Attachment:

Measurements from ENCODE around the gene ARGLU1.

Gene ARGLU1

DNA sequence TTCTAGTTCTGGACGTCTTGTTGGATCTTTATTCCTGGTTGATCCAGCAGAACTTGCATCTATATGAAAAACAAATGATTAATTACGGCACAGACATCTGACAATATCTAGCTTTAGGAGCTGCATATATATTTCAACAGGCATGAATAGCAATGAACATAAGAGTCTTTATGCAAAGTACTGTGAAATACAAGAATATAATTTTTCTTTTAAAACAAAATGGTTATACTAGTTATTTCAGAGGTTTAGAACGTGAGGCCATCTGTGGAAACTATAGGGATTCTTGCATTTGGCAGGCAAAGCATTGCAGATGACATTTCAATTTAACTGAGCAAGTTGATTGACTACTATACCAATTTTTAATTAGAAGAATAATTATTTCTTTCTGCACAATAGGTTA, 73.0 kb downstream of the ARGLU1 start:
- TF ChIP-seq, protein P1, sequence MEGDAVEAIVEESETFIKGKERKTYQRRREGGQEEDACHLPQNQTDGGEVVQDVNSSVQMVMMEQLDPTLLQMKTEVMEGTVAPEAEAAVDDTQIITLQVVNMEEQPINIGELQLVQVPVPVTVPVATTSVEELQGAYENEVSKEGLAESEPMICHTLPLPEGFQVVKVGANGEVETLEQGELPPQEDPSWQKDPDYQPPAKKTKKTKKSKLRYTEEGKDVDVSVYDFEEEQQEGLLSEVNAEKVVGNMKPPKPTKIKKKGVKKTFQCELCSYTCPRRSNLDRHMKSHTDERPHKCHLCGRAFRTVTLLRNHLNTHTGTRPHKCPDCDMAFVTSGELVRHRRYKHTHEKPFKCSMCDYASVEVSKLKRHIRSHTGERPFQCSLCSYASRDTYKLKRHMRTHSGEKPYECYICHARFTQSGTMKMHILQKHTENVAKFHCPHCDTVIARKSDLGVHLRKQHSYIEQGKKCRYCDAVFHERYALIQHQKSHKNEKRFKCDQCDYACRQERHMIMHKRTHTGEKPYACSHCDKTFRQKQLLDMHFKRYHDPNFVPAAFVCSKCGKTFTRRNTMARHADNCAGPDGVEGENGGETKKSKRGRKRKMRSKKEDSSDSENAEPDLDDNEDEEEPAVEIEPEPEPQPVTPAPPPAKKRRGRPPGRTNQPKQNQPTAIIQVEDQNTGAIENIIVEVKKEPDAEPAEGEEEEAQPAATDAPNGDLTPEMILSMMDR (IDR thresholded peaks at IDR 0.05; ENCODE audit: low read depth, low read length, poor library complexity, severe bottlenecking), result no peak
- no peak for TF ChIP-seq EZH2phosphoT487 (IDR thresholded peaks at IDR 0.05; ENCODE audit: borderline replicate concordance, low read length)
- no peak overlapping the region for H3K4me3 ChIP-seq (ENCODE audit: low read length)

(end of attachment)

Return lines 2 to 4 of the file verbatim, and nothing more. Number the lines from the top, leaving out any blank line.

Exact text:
Gene ARGLU1

DNA sequence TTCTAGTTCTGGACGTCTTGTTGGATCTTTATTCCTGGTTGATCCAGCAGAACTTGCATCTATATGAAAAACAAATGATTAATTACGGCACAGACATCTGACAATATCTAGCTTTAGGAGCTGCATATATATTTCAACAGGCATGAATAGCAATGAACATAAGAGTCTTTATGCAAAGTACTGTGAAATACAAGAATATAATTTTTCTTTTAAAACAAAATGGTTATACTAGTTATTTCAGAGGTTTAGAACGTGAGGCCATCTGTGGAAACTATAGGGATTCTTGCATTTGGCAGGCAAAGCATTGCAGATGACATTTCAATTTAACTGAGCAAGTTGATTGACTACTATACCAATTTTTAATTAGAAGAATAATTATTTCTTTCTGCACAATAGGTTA, 73.0 kb downstream of the ARGLU1 start:
- TF ChIP-seq, protein P1, sequence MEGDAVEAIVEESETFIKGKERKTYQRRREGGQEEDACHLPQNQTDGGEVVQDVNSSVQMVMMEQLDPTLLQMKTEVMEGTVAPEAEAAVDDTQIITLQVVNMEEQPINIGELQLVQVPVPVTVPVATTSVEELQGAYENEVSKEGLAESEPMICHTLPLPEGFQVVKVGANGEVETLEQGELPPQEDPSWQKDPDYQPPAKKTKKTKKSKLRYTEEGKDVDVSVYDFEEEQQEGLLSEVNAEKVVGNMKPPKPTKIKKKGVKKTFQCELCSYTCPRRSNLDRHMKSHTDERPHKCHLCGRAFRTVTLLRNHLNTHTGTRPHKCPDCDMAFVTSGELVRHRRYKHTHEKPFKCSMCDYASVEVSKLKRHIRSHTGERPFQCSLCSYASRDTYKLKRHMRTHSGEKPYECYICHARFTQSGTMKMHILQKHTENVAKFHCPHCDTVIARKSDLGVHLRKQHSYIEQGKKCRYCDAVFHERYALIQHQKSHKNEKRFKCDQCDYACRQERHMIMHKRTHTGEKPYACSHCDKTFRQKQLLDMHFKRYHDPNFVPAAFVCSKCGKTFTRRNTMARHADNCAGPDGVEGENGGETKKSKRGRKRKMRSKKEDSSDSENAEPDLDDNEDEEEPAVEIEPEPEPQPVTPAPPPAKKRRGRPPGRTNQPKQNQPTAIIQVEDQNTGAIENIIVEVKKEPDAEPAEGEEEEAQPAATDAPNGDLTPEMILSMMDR (IDR thresholded peaks at IDR 0.05; ENCODE audit: low read depth, low read length, poor library complexity, severe bottlenecking), result no peak